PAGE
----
Considering the four dimensions of the inventory, the study proceeded with an analysis of the eventual differences according to the course areas (Arts and Humanities, Social and Human Sciences and Science and Technology) and the gender of the students. For this purpose, an analysis of variance (F-ANOVA: 3 x 2) was carried out. Avoiding an unnecessary presentation of the averages and standard deviations of the results of the student sub-groups, it can be mentioned that no interaction effect was observed in the two variables under analysis in relation to the results for the four dimensions of the scale. In terms of the main effects a difference can be observed in favour of the female students in perceptions about Inhibition (t=-3.14; gl=575; p=.002) and in favour of the male students in both Lack of Motivation (t=2.31; gl=575; p=.02) and Social Repression (t=2.56; gl=575; p=.01). Also a significant effect was observed concerning course area in the Social Repression dimension (F(2.571)=3.28; p=.04). In this case, a contrast analysis showed that the Arts and Humanities students had a more intense perception of the obstacles caused by Social Repression compared with their colleagues in Social and Human Sciences (t=2.35; gl=363; p=.019).

Conclusions

The study of creativity was focused more and more on the present day (Sawyer, 2006; Starko, 2010). In turn, higher education corresponds to a privileged educational level for responding creatively to present and future demands (Cropley & Cropley, 2009; Jackson, Oliver, Shaw, & Wisdom, 2006).

Nevertheless, creativity encounters barriers from the social and personal order in any context, particularly educational (Amabile, 1996; Cropley, 2009). Some obstacles to creative expression also have been observed in present day university teaching (Bewick et al., 2010; MacLaren, 2012). Meanwhile, few empirical studies have been developed in this respect, which suggests the need for new researches in order to identify elements that have facilitated or inhibited the capacity to be creative among university students.

In Brazil, the Inventory of Barriers to Personal Creativity (Alencar, 1999) was validated using university students and already there have been various studies with this population (Alencar, 2001; Alencar, Fleith, & Martínez, 2003; Joly & Guerra, 2004). It was considered relevant then to validate the aforementioned inventory for Portugal.

In the version validated here reference to the four factors of the original version was maintained; namely, Inhibition/Shyness, Lack of Motivation, Lack of Time/Opportunities and Social Repression. Two of them (Lack of Time/Opportunities and Social Repression) refer especially to elements of a social order that have an influence on creative expression (Amabile & Mueller, 2008). Nowadays the other two factors (Inhibition/Shyness and Lack of Motivation), which refer to emotional, motivational and personality variables, have been extensively discussed in the literature about creativity by authors like Amabile (1996, 1999) or Debreu, Baas, & Nijstad, 2012).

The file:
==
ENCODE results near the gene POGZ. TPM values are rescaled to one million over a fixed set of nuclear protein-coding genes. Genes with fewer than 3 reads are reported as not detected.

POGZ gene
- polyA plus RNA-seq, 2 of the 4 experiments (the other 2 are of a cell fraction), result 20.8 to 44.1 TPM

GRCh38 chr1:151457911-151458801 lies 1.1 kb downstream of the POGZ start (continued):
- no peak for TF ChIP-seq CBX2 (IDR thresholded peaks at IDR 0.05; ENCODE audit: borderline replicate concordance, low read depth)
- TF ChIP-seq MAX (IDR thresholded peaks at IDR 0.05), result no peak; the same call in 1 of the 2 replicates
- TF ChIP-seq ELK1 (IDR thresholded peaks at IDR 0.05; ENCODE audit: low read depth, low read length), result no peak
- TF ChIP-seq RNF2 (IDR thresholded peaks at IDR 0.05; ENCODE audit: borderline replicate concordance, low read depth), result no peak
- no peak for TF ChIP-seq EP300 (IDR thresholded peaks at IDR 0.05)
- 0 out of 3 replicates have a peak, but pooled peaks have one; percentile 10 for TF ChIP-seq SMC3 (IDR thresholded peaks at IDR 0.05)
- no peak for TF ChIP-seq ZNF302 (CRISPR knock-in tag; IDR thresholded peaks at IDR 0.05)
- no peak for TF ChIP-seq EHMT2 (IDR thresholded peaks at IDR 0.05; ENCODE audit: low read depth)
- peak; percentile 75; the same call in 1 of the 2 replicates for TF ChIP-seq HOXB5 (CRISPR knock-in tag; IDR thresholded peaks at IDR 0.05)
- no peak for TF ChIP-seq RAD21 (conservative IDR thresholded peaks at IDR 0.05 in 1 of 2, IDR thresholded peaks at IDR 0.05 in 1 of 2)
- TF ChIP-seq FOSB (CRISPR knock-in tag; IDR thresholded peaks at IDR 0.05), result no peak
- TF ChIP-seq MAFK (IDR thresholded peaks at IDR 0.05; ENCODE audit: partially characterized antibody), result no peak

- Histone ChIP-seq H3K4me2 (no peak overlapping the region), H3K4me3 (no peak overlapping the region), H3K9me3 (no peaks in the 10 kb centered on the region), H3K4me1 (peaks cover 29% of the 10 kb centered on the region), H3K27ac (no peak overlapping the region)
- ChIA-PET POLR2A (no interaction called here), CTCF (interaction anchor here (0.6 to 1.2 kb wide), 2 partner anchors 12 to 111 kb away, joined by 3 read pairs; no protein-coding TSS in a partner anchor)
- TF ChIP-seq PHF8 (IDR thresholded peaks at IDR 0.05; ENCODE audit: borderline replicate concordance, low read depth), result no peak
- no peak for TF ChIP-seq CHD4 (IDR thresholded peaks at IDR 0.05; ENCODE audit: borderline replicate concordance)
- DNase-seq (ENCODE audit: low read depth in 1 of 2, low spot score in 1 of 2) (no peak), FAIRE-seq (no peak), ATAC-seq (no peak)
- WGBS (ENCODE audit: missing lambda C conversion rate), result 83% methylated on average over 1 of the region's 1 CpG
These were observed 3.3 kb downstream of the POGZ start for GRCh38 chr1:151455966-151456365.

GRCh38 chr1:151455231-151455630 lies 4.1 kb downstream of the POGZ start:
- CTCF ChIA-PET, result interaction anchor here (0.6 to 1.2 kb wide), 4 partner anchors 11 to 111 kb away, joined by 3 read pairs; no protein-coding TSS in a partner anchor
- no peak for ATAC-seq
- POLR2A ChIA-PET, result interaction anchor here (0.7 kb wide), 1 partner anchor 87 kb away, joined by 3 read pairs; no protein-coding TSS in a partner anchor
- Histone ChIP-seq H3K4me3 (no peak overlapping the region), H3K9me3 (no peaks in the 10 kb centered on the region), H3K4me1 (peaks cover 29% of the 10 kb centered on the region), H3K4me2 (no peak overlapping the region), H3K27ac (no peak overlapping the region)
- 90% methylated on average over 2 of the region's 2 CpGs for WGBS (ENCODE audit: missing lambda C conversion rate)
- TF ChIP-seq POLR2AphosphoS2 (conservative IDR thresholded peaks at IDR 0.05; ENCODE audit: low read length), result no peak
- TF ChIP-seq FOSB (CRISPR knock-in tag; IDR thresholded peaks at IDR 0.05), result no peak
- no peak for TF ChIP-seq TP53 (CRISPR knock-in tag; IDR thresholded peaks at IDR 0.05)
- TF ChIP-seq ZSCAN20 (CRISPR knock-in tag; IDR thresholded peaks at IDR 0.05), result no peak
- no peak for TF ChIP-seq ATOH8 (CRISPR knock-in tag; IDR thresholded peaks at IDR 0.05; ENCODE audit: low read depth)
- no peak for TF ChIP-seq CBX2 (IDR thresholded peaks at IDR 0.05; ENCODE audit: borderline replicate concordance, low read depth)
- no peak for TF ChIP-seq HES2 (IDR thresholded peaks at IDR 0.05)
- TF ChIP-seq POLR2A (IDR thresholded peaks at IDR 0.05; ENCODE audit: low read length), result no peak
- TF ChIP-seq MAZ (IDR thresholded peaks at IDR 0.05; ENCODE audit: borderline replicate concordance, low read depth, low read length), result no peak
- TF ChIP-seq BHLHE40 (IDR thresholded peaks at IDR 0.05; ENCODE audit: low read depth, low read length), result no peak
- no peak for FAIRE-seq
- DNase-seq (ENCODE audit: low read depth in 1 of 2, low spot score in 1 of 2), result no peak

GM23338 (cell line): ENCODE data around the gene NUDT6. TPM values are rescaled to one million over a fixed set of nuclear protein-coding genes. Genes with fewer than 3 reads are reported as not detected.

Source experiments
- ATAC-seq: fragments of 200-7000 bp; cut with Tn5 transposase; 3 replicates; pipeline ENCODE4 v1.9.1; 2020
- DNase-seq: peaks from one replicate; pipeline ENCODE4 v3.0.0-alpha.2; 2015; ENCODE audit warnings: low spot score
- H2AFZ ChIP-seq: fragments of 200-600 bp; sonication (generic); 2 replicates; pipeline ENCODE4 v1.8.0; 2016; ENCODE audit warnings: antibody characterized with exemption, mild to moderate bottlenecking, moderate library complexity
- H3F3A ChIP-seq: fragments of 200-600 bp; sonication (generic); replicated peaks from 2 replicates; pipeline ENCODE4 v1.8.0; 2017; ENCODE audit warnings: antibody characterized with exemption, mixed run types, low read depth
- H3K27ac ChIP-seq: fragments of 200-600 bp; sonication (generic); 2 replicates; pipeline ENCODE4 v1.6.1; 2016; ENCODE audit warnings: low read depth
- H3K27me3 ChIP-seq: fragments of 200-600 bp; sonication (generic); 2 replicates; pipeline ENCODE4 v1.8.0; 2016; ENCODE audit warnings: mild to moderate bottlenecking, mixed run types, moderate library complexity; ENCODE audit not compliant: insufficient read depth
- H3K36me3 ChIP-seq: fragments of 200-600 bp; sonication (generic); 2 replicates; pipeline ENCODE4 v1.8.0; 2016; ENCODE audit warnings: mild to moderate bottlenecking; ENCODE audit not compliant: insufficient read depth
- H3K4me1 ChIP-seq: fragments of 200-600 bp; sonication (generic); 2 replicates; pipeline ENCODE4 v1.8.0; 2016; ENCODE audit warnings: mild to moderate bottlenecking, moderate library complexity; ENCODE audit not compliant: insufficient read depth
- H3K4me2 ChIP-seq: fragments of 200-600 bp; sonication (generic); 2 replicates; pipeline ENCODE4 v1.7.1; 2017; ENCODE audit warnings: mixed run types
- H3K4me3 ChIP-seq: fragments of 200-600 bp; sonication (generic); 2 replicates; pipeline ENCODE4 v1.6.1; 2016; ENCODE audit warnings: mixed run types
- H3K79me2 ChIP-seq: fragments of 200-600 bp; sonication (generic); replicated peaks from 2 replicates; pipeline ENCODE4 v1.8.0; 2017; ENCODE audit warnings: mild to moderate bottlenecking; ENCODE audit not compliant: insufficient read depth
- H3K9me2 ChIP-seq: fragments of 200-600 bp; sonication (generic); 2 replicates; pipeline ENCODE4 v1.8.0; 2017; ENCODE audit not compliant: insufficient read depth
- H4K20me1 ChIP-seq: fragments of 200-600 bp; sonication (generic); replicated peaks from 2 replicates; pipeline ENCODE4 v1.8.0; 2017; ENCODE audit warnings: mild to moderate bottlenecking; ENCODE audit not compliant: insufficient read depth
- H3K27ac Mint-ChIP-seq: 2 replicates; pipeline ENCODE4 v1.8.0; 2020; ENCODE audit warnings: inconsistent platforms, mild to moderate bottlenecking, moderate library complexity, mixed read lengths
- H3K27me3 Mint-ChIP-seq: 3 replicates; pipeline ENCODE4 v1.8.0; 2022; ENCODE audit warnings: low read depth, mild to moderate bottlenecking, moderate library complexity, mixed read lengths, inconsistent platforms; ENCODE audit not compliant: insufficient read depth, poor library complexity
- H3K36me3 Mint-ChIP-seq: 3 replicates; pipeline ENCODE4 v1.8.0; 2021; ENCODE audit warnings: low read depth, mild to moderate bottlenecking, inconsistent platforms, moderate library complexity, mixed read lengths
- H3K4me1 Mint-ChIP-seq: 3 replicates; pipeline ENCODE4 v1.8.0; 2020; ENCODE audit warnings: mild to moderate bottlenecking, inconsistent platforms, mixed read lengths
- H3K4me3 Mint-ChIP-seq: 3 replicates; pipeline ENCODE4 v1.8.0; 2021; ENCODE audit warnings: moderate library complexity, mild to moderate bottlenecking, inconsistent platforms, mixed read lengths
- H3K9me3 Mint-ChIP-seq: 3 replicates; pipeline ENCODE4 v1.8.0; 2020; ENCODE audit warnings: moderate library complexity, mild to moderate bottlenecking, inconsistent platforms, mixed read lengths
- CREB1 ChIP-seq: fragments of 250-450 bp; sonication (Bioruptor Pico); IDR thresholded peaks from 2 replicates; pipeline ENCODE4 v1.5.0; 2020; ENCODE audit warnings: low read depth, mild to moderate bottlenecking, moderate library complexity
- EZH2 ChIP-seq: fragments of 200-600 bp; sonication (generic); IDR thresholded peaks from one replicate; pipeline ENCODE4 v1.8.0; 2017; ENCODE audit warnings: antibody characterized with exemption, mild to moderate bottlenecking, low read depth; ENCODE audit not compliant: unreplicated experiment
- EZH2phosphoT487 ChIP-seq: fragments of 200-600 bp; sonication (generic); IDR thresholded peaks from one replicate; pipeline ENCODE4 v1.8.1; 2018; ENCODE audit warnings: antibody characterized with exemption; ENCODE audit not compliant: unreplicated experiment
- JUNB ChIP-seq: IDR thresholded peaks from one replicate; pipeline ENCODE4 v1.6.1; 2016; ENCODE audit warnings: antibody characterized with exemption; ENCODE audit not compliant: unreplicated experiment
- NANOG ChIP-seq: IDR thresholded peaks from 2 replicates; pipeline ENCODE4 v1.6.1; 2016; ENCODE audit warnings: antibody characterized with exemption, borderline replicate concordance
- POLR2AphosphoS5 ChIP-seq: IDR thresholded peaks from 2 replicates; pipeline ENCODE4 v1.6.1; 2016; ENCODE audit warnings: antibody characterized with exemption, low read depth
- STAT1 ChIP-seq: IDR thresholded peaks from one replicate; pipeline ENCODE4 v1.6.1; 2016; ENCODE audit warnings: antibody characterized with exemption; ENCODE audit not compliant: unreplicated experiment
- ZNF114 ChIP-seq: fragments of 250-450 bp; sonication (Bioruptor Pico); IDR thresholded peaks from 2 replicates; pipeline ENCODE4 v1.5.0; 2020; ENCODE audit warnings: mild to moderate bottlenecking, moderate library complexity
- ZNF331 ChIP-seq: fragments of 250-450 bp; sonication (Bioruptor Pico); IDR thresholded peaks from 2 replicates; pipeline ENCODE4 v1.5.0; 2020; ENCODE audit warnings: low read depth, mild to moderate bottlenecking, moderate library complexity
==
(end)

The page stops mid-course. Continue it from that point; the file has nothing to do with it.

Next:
In the validation study described above some items, however, were eliminated from the original version, which left the inventory with a total of 44 items. Good psychometric characteristics were encountered in this research. All the factors showed high coefficients of internal consistency of the items (alfa values of Cronbach being between .81 and .91) and the variance of the results was explained in 46% by the factorial structure studied.

It is to be stressed that in this Portuguese study, as much in the Brazilian one (Alencar, 1999; 2010), the factor with the highest average was Lack of Time/Opportunities. It is clear that various authors, like Jackson (2006) and Cachia, Ferrari, Ala-Mutka and Punie (2010), point out that lack of time and a strong emphasis on the acquisition of knowledge thus limit the opportunities for students to think, imagine, create and deviate from what is prescribed, thereby reducing the possibilities for their creative expression. In a globalised and technological world like that of the 21st Century, which is characterised by the speed and quantity of information, communication in real time, cultural interchanges and richness of opportunities and experiences, the human being is confronted daily more and more with an infinity of action options. The time available is not always sufficient. We can say that lack of time is the main problem of this century, whichever part of the world the civilized individual inhabits.